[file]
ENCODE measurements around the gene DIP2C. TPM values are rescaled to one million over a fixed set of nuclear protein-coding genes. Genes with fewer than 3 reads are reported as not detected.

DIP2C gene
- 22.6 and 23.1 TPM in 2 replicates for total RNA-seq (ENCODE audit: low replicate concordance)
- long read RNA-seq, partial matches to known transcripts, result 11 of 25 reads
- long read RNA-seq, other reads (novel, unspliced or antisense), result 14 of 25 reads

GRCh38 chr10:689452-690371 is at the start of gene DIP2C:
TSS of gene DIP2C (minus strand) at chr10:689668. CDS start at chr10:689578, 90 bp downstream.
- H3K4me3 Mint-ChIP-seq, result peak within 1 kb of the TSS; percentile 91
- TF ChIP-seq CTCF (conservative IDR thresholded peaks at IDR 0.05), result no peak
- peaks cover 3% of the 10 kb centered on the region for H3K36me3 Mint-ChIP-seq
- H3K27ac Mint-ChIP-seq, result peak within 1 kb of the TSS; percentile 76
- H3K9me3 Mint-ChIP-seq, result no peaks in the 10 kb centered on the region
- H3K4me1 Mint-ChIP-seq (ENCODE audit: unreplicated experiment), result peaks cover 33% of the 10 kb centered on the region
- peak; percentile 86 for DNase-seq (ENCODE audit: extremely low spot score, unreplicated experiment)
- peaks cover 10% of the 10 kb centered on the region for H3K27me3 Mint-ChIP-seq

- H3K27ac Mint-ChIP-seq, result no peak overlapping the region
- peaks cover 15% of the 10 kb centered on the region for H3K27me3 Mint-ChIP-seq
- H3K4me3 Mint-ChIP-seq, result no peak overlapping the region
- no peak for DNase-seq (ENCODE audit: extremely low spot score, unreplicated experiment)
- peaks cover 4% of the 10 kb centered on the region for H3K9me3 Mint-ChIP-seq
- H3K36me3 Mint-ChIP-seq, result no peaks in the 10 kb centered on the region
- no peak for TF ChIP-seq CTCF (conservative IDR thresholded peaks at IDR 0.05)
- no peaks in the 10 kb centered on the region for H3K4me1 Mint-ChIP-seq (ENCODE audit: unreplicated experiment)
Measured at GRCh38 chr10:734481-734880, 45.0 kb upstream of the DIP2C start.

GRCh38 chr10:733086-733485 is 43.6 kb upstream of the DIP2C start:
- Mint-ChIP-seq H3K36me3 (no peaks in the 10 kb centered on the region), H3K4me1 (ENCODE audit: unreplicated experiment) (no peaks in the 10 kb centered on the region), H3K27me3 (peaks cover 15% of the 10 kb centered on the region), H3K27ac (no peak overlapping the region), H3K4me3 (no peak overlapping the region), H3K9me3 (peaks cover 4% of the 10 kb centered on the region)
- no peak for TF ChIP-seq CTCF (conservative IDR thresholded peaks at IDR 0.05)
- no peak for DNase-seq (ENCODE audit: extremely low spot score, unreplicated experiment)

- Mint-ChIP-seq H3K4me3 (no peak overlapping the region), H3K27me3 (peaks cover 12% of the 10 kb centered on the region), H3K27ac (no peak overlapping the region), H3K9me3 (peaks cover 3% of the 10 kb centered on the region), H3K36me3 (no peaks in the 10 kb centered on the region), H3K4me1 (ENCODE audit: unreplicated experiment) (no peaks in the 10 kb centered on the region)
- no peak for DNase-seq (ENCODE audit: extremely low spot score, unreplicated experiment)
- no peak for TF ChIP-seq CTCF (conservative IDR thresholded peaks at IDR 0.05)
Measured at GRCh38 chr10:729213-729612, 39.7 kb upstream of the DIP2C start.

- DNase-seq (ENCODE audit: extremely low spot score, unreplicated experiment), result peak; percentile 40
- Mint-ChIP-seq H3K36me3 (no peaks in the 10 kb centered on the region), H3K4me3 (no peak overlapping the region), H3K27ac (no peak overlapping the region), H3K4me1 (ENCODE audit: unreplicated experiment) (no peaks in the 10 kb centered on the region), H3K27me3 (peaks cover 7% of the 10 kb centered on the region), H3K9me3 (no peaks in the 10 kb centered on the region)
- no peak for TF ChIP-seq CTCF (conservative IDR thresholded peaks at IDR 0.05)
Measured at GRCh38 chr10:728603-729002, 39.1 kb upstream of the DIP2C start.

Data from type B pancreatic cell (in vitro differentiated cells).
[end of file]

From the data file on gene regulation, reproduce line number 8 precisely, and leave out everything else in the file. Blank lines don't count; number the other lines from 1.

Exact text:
- H3K4me3 Mint-ChIP-seq, result peak within 1 kb of the TSS; percentile 91